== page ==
Syfy Insider Exclusive

Create a free profile to get unlimited access to exclusive videos, sweepstakes, and more!

Sign Up For Free to View
SYFY WIRE Bad Astronomy

What mysteries lurk at Proxima Centauri?

By Phil Plait
Artist concept of a planet known to orbit the nearest star to our own, Proxima Centauri. Credit: ESO / M. Kornmesser

Despite being only 4.3 light-years away from Earth, the trio of stars comprising Alpha Centauri still holds a lot of mysteries. It being the closest star system to us, you'd think we'd have teased out most of its secrets by now, but in fact we're still learning basic stuff about it.

We know some of the basics, of course. The system has two stars that orbit each other in a binary, one of which (called Alpha Centauri A) is much like the Sun and the other (Alpha Cen B) is a tad smaller and cooler. Nearby is a third star, Proxima Centauri, a low-mass and cool red dwarf, that by happenstance is somewhat closer to us, on the near side of the system.

Alpha and Proxima Centauri

But after that, things get a bit hazy. For example, it was only in 2017 that astronomers showed conclusively that Proxima, the smallest of the three stars, was physically a part of the system at all. Until then all the evidence, though convincing, was circumstantial, but observations taken over many years showed that Proxima orbits around the other two stars — what we call a hierarchical triple star system.

In 2012 it was announced that a planet had been found orbiting Alpha Centauri A, making it the closest known exoplanet to our solar system. However, in 2016, serious doubt was cast on that discovery, and most astronomers now think that planet doesn't exist (to be fair, there might be a planet or planets orbiting Alpha Cen A, but that specific claim turns out to have been spurious).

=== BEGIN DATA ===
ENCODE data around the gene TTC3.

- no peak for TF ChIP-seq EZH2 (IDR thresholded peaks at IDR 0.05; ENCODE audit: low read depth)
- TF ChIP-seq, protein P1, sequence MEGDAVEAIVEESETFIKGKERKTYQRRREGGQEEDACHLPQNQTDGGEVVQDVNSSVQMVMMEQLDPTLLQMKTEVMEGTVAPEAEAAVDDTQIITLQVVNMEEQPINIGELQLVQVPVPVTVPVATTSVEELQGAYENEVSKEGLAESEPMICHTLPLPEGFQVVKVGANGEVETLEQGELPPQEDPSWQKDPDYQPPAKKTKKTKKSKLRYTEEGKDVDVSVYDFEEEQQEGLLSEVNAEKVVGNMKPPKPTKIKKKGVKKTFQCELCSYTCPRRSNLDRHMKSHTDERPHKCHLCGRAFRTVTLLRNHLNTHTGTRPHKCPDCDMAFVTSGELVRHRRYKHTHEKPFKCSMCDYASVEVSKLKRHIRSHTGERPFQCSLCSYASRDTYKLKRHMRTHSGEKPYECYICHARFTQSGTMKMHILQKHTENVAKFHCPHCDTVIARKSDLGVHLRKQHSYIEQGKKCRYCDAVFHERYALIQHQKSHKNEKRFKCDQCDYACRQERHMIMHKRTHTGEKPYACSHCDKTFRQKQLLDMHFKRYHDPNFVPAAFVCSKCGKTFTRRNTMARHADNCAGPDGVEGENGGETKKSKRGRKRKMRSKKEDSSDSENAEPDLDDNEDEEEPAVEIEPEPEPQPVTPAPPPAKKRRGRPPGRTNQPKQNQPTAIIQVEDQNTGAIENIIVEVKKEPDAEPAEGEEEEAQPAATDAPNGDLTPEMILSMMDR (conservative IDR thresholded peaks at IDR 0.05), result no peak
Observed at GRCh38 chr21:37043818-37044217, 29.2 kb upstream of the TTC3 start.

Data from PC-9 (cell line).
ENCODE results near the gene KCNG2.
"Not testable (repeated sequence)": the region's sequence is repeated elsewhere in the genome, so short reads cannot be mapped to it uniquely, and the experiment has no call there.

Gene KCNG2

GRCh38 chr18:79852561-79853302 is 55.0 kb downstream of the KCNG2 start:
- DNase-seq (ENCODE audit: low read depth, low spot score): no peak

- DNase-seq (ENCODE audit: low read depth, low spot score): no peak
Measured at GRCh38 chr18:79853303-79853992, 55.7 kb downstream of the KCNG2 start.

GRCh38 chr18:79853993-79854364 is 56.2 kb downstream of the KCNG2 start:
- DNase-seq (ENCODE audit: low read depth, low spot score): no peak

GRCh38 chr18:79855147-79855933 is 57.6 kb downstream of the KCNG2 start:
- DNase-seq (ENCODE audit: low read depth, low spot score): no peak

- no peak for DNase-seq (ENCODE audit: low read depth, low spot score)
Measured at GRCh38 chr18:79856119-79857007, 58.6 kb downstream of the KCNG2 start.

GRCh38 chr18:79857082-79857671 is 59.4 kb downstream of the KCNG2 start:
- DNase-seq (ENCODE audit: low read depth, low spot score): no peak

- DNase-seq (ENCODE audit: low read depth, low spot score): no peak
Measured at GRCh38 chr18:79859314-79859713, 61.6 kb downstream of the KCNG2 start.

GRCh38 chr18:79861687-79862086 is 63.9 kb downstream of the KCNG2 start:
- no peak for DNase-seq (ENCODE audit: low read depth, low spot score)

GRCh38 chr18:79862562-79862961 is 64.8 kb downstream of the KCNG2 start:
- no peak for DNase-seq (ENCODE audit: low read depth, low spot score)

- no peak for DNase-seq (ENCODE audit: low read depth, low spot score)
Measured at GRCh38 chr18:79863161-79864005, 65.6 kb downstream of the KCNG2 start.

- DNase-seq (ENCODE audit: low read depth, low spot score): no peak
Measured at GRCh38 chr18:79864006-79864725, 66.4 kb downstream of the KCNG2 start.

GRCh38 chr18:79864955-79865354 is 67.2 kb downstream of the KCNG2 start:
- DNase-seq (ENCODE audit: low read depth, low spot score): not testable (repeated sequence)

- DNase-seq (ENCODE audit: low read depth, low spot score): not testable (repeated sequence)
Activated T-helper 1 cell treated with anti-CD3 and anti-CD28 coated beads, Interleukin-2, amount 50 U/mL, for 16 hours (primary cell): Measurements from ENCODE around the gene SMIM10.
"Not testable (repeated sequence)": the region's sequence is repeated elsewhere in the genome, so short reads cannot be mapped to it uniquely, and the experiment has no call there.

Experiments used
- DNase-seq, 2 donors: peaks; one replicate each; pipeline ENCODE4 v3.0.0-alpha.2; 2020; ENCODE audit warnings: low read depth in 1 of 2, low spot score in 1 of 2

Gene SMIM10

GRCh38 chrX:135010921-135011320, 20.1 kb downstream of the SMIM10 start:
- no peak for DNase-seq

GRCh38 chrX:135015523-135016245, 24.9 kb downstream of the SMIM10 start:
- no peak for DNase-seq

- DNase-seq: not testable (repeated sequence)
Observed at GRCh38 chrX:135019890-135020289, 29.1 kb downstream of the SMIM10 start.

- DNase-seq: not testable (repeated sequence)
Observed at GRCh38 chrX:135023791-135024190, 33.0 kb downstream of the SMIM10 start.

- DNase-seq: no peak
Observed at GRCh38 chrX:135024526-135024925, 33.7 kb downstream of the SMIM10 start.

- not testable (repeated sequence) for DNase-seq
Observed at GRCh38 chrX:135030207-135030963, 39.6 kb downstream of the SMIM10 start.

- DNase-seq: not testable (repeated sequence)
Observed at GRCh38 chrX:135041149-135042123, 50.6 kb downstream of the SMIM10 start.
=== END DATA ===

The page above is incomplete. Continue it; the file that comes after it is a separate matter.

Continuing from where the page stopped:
In that same year, though, astronomers announced a planet detected orbiting Proxima, and that one has stood the test of time. Proxima Centauri b, or just Proxima b for short, is a planet with at least 1.3 times as much mass as Earth, and orbits Proxima once every 11.2 days. That means it's very close to the star, about 7 million kilometers out, but Proxima is such a dim bulb that the planet gets about the same amount of heat we do from the Sun. We don't know much else about it, but just knowing it exists is a big deal.

Astronomers have been looking at Proxima pretty intensely for many years now, with a lot of different equipment. And finally, after all this time, we're starting to learn more about it. The problem is, the evidence is still tantalizingly vague.

Late last year, an interesting paper came out: Astronomers used the ALMA telescope to take a peek at Proxima. ALMA is sensitive to light that has a far longer wavelength than light we humans see, the sort of light emitted by cold dust in space.

ALMA observations of Proxima Centauri reveal blobs around the star that may form a circle seen at an angle (indicated by the dotted line). Credit: Anglada et al.

And that's just what they found around Proxima! Their data indicate there is a ring of dust circling the star, between roughly 150 and 600 million kilometers out (so well outside the orbit of the known exoplanet). The dust is cold, about 40K (about -230°C or -390° F). Using a little bit of physics, they find that the total amount of dust adds up to roughly four millionths of the Earth's mass, which isn't very much. But that's just the mass in dust. As far as we know, the source of dust like this is collisions between asteroids. Looking at the physics of that, they estimate the total mass in the ring of dust and bigger objects may be as high as 1% of Earth … roughly the mass of our Moon. Mind you, it's likely to be in the form of lots of little rocks up to a few dozen kilometers across, and not something big like the Moon.